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The latest USDA cash rental survey shows decreasing rental rates in some areas of Missouri, says University of Missouri Extension agricultural business specialist Joe Koenen.

USDA’s National Agricultural Statistics Service (NASS) released its annual survey September 9th. Atchison County in extreme northwest Missouri topped the state report with rental rates of $192 an acre, with the bulk of the northwestern counties, north of the Missouri River topping the $150 an acre level.

Scotland County published rental rates on average of $133 an acre, compared to $141 an acre in Clark County, $127 in Knox County, $114 in Schuyler County and $92 in Adair County.

“Some of the better crop counties in central and north Missouri showed a decrease in rental rates, reflecting lower crop prices,” Koenen says. Other counties remain unchanged, and pasture rates held stable or showed slight increases.

Koenen, who teaches classes on cash rent trends for MU Extension, says the NASS report could be an early indicator of rent trends.

“Low prices and high corn yields will put pressure on rental rates,” he said. “Soybean prices dropped, but not as much as corn prices. A decrease in soybean prices also will likely affect rent prices. How much is still to be determined.”

Koenen says it is important for landowners and renters to know yields on cropland. Yields and land quality affect what the renter pays.

Pasture and forage land rental rates remain stable, he says. “Lower livestock prices will likely put some pressure on pasture rental rates, but they are not likely to decrease as much due to the current competition and lack of available pasture.” Factors besides yield, such as good fences and adequate water, also affect pasture rental rates.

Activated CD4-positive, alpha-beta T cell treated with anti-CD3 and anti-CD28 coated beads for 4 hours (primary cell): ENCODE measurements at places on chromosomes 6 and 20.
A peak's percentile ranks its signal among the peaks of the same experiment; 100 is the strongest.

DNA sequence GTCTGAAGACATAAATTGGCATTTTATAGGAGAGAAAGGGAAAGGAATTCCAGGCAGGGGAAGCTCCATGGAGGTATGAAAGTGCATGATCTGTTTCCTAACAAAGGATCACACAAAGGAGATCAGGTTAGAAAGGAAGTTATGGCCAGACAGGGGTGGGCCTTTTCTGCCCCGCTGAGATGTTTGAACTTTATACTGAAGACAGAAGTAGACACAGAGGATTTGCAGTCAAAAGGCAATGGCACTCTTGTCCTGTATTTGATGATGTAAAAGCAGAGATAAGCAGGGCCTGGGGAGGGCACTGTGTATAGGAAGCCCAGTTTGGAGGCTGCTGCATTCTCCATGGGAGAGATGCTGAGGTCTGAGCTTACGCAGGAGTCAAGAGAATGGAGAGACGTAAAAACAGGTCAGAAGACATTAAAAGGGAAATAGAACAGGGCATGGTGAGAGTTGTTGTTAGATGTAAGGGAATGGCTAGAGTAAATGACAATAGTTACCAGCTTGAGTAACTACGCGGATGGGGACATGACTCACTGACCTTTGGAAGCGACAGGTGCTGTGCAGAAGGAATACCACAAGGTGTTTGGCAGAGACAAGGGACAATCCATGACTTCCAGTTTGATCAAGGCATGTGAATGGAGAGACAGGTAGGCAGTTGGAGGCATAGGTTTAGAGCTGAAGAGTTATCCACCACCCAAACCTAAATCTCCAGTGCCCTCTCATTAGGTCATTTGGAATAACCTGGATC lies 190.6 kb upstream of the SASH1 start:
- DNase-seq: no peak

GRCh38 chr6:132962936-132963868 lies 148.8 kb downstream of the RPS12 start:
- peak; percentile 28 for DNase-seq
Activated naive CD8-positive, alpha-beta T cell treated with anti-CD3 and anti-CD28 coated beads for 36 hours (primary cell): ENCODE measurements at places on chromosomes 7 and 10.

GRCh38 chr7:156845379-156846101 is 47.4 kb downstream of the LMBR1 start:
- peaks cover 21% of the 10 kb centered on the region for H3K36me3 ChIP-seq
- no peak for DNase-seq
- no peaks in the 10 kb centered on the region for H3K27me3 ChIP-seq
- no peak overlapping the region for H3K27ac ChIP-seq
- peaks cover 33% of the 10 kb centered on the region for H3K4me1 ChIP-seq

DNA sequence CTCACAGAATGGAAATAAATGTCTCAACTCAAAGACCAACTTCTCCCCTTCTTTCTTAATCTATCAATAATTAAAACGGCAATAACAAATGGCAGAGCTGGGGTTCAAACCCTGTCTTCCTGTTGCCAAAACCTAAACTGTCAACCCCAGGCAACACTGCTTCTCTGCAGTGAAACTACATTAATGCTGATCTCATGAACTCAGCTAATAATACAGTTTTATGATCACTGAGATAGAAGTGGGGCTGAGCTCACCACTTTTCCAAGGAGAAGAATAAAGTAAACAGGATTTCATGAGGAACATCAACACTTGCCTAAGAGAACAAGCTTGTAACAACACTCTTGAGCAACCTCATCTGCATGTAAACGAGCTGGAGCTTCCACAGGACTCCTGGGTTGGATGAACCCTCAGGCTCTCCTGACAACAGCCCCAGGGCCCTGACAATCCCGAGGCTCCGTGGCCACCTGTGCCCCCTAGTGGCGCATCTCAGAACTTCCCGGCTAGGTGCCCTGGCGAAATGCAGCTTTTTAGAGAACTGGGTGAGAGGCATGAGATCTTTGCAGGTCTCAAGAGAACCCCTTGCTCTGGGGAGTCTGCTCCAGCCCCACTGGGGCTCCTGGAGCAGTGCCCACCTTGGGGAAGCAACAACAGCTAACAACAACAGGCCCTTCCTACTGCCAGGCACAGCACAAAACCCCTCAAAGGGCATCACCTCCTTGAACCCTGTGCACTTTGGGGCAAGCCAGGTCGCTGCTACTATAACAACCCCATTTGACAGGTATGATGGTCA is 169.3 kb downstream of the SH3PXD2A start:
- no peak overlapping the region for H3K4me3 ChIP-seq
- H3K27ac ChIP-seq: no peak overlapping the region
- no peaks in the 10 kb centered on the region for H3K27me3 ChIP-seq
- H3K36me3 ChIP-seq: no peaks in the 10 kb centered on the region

Last year, an MU Extension survey showed corn dryland rent averaged $145.50 per acre per year statewide while soybean cropland averaged $148.74. Good pastureland ranged from $10 to $100 per acre, with the average at $38.41. Scotland County’s pasture rental rate average was $36.50 an acre. Schuyler County was tops in the state at $56.50 on average per acre, one of just three counties (Atchison and Livingston) with an average pasture rental topping out over $50 an acre.

Atchison County, in the far northwestern corner of the state, topped cash rental rates at $192 per acre. Iron and Crawford counties in southern Missouri published the lowest rates at $18 and $17 per acre, respectively.

Koenen recommends that landowners keep abreast of changing trends to assure fair leases.

The MU Extension guide “Farm Lease Agreement” (G426) is available for free download at extension.missouri.edu/p/G426.